Indiana women’s basketball is part of the madness once again.
After finishing the season with a 22-8 record and as the Big Ten Tournament runner-up, the Hoosiers were named a No. 3 seed in the NCAA Tournament by the selection committee on Sunday. They will play their first game against No. 14 seed University of North Carolina at Charlotte and, because the Hoosiers are a top-four seed in the Bridgeport region, Simon Skjodt Assembly Hall will serve as a host site for the first and second rounds of the tournament.
“Historic for this program, never been done,” head coach Teri Moren said. “We’re obviously excited about that and we’re grateful that we can have Hoosier nation included in this moment with us.”
Playing tournament games in Assembly Hall is another first for a program that has had many over the past few years.
When Moren was named head coach in 2014, Indiana had not finished in the top half of the Big Ten standings in five years and hadn’t made the NCAA Tournament since 2002. Since taking over, Moren transformed Indiana into one of the conference’s best teams, winning an NIT Championship in 2018 and receiving four NCAA Tournament berths — 2016, 2019, 2021 and this season.
Last season, the Hoosiers reached the Elite Eight round for the first time ever — having never even reached the Sweet Sixteen before. With this season’s selection, the Hoosiers are playing in back-to-back NCAA Tournaments for only the second time ever, the first coming in the 1993-94 and 1994-95 seasons.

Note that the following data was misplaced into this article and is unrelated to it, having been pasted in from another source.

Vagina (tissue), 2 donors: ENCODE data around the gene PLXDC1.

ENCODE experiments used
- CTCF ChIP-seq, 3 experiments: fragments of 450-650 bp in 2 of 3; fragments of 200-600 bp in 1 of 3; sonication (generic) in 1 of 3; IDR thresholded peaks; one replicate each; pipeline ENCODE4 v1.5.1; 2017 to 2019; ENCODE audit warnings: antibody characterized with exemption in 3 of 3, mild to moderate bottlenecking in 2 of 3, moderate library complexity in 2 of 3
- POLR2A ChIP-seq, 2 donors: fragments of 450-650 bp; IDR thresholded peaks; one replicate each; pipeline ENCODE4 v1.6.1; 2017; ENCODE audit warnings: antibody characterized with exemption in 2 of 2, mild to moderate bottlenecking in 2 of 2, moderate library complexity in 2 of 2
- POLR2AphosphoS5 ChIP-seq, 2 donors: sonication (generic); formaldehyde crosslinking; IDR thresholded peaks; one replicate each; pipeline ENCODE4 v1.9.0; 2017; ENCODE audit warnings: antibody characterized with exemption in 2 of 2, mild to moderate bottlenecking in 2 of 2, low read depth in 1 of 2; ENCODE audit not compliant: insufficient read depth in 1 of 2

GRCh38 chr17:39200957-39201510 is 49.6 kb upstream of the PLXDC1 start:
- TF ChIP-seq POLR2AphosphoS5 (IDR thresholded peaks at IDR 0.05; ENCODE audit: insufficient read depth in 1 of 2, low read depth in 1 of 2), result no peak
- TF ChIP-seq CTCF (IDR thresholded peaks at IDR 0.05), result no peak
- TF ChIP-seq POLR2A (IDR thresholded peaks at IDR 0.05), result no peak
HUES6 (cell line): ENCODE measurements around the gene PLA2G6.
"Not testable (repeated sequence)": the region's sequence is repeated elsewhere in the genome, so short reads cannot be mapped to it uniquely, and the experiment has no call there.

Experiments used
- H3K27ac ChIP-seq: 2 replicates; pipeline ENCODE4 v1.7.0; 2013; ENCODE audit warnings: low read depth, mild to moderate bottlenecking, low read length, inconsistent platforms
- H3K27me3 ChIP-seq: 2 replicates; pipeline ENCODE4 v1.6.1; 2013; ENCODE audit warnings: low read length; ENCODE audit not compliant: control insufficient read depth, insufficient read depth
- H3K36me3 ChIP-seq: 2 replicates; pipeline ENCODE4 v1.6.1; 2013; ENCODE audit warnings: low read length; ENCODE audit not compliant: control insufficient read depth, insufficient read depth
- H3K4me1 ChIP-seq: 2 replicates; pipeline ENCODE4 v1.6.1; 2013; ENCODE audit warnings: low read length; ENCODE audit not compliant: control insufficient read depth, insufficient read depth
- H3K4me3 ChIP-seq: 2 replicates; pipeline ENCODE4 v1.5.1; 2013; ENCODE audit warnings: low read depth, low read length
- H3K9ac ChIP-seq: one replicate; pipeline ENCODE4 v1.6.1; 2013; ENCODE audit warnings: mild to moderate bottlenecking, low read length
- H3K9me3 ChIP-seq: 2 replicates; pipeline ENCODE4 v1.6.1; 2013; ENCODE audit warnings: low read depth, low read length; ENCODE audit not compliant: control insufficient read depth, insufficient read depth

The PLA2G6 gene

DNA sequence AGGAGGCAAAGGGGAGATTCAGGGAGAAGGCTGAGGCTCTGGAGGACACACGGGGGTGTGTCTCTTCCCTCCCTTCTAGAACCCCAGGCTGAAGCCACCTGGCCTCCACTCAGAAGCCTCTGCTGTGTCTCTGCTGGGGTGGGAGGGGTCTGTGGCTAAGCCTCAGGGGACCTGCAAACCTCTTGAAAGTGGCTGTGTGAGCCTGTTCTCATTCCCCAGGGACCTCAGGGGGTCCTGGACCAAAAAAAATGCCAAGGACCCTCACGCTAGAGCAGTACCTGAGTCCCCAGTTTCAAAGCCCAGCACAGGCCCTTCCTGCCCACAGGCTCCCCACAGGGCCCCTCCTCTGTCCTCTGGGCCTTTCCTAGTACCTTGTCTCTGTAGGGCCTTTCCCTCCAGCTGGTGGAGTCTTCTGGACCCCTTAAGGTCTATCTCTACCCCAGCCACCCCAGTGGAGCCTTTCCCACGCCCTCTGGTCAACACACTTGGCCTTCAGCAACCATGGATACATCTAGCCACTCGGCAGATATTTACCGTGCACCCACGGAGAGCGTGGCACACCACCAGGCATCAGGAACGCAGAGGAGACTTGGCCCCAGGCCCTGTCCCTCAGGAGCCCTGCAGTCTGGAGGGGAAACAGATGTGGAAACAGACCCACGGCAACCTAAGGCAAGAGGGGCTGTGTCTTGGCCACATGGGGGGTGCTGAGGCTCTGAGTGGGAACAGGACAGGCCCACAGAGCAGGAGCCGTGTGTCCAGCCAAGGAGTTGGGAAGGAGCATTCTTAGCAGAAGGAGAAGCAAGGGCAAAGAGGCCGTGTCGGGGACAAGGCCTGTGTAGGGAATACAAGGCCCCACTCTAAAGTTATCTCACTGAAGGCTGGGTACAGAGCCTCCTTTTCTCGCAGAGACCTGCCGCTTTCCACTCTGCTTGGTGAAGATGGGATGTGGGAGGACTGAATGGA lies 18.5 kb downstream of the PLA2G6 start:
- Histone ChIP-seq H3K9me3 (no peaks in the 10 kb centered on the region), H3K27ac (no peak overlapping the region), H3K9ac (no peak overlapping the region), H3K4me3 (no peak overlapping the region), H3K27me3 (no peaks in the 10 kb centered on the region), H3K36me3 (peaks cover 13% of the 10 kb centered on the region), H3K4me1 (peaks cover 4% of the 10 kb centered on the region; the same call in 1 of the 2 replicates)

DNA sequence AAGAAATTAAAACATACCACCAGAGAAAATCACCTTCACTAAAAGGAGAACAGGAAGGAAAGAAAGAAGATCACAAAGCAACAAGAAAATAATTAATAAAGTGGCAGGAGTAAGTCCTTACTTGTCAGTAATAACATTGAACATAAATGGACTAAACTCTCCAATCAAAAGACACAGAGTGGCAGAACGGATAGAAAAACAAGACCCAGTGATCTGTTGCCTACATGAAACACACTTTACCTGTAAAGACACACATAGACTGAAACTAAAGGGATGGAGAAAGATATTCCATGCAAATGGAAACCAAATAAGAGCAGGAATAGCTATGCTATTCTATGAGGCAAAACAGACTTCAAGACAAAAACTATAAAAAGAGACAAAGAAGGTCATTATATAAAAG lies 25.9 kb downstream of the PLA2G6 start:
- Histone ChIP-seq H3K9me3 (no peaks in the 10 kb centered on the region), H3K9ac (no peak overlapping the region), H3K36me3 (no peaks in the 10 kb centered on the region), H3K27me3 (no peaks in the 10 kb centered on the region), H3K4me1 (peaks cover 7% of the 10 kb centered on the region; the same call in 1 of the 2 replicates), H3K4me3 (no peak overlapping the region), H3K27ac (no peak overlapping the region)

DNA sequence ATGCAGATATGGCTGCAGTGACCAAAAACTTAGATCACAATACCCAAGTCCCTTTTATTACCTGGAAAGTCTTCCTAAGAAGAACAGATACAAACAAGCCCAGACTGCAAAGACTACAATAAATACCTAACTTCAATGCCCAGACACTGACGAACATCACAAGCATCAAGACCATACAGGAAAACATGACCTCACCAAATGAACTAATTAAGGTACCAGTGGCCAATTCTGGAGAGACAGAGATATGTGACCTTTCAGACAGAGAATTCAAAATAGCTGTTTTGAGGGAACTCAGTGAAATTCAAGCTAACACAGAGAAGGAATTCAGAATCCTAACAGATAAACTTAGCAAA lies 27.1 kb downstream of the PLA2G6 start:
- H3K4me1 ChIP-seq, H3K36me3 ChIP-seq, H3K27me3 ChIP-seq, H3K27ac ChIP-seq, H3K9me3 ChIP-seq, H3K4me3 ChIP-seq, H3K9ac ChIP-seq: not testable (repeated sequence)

Indiana ended the 2019-20 season ranked in the Associated Press poll when the season was canceled due to COVID-19. If the season had not been canceled and Indiana made the tournament, it would now have a program-record four straight selections instead of three.
“When we arrived eight years ago, this is really what we envisioned: every year to take a step,” Moren said. “A lot of our growth has to do with our players that we’ve recruited and brought into Bloomington, without them none of this would be possible. They all believed in the vision of what we wanted to do.”
No. 3 is also the highest seed Indiana has ever received in the NCAA Tournament, one step above last year’s No. 4 seed. Indiana earned its high seed despite dealing with unexpected setbacks and struggles over the course of the season.
Junior forward Mackenzie Holmes suffered a knee injury that required surgery prior to Indiana’s 72-65 win over Nebraska on Jan. 13 and she missed over a month of games as a result. Prior to the injury, Holmes was Indiana’s leading scorer, rebounder and shot blocker, which put her on the Wooden Award watch list.
Shortly after Holmes’ injury, COVID-19 protocols forced the Hoosiers to go two weeks without playing any games and prevented consistent practice.
“It really just made everything worth it, all the adversity that we went through this season,” Holmes said. “That we battled that adversity and those hard times and we’re still a three-seed and we get another chance to play in Assembly Hall, I think it's just a major blessing.”
Both Moren and the players emphasized the importance of having an opportunity to play tournament games in front of their home fans. Graduate student guard Ali Patberg said she remembers the advantage the University of Oregon had when Indiana played in Eugene, Oregon, in the second round of the 2019 NCAA Tournament. She said the crowd helped Oregon win that game and she hopes Indiana will receive a similar boost this year.
Indiana’s first round game against Charlotte will tip off at 1:30 p.m. Saturday in Assembly Hall. The winner of that game will play the winner of No. 6 seed Kentucky and No. 11 seed Princeton on Monday in the second round of the Bridgeport Region.
“We’re ready to go, we’re ready to play,” Moren said. “Now that we know who we’re going to play in the first round with Charlotte, we’ll get to work this week and look forward to being in the Hall on Saturday.”